Short Takes: News From All Over

Into the Abyss: Reporting Iraq 2003-2006, An Oral History
By Multiple Authors, Columbia Journalism Review
In a poignant glimpse into the struggles faced by journalists in Iraq, the Columbia Journalism Review has assembled photos and anecdotes from nearly 50 reporters covering the war. The narratives tell of violence, death, and a Coalition Provisional Authority set on thwarting reporters’ inquiries. Freelance writer Patrick Graham expressed the frustration felt by many upon hearing a particularly disturbing account of torture, saying, ‘All you could do was write an interview with an Iraqi that said this happened, but is that enough? I don’t think that’s enough to get published in an American paper.’ — Elizabeth Ryan

Alert Map
By Havaria Information Service
Admit it, Homeland Security’s ‘Orange Alerts’ just aren’t doing it for a fear fix anymore. Well, fret not about not fretting: The ‘Alert Map’ can keep you up to date on emergencies and crises sweeping the globe. Stay abreast of natural disasters, power outages, biological hazards, nuclear events, and epidemics, all in real-time. As I type, a flashing red rooster in Indonesia tells me that Jakarta has had a bird flu outbreak. Meanwhile, a nuclear event blips through Nebraska. Be afraid. Be very afraid. — Elizabeth Oliver

Forking Wikipedia
By Dana Blankenhorn, ZDNet Blog
The popular Wikipedia online community encyclopedia has been subjected to a storm of criticism since its inception. The site has been described as devoid of quality control, intellectually damaging, and a conduit of corporate and government propaganda. Now, co-founder Larry Sanger is ready to create something better. He’s touting his new project, Citizendium, as a more-regulated version of Wikipedia that will forbid anonymous inputs and rely on expert contributions. The site is slated to go live by the end of the year. — Jenna Fisher

First Green Car Dealer Opens
By Staff, Green Car Journal
Many car dealerships today are hawking greener cars, but one dealership is trying to make the experience of car-buying itself more eco-friendly. The Pat Lobb Toyota dealership in Texas is the first in the country to take a stab at LEED (Leadership of Energy and Environmental Design) certification by using green-building innovations such as energy-saving glass and offering an on-site car wash that reduces the amount of water normally lost in a car wash by 66 percent. — Jenna Fisher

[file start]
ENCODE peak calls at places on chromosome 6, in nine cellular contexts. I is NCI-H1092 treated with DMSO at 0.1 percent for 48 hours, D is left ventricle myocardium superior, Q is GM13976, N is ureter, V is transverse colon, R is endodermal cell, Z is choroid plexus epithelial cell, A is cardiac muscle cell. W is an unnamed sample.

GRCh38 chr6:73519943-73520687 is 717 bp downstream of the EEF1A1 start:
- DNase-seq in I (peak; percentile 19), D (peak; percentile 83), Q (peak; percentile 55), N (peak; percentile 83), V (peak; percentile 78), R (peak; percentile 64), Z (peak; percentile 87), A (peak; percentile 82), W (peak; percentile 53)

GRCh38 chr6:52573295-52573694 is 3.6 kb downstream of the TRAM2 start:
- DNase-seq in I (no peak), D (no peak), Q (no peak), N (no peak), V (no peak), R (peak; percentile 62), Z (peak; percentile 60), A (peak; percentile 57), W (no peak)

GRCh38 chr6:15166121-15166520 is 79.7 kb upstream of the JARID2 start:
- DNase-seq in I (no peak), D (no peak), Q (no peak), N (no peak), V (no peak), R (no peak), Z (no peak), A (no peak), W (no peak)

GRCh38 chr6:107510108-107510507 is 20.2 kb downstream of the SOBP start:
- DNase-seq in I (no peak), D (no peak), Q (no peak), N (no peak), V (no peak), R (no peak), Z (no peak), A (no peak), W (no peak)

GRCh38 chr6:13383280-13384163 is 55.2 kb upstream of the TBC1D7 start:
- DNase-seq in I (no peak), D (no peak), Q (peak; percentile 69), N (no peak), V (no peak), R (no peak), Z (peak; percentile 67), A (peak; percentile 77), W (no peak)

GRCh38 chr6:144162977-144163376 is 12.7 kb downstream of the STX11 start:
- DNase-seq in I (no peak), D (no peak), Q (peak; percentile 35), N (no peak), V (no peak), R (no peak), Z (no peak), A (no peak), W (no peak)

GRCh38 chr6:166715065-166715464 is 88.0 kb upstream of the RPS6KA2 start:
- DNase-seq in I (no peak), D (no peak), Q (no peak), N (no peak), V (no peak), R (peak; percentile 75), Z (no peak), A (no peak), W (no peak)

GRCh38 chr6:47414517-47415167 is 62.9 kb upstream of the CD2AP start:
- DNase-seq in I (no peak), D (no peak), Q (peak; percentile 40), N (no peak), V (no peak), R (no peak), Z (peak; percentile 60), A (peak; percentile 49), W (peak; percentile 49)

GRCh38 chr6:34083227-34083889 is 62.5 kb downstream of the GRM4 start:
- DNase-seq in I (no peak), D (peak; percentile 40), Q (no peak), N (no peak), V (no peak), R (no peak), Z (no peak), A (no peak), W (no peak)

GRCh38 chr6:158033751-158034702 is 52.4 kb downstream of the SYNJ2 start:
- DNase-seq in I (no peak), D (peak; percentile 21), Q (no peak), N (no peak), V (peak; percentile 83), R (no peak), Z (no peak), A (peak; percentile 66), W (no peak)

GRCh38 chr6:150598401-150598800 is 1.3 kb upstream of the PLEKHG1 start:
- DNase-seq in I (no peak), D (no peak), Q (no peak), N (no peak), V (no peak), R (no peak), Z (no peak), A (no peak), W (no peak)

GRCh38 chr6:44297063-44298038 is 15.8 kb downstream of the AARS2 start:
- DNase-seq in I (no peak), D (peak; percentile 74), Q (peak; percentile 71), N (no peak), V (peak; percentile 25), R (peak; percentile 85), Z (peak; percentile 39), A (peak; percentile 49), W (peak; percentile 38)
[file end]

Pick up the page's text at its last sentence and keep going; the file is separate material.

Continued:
A Concrete Step Toward Cleaner Air
By Bruno Giussani,
Call it a bottom-up approach to reducing air pollution: ‘smog-eating’ sidewalks that neutralize pollutants like carbon monoxide, nitrogen oxide, and benzene. An Italy-based company, Italcementi has created a concrete that chemically decomposes common pollutants faster than nature otherwise would, leaving less-harmful byproducts such as water and nitrates. So far, self-cleaning concrete has reduced air pollutants in some congested European cities, aiding — though not replacing — other efforts to combat smog. (Thanks, Gristmill.) — Evelyn Hampton

Enron Explorer
By Trampoline Systems
In a private email written on August 25, 2000, Joe Hillings, Enron’s vice president for governmental affairs, told CEO Ken Lay of his ‘desire to seek an ambassadorship in a George W. Bush presidency.’ Unfortunately for Hillings, his dream never came true. But thanks to the software company Trampoline Systems, and a 2003 order by the US Federal Energy Regulatory Commission, everyone can read about the failed energy giant’s greedy highs and paranoid lows as captured in searchable archive of Enron’s internal emails. (Thanks, FutureFeeder.) — Bennett Gordon

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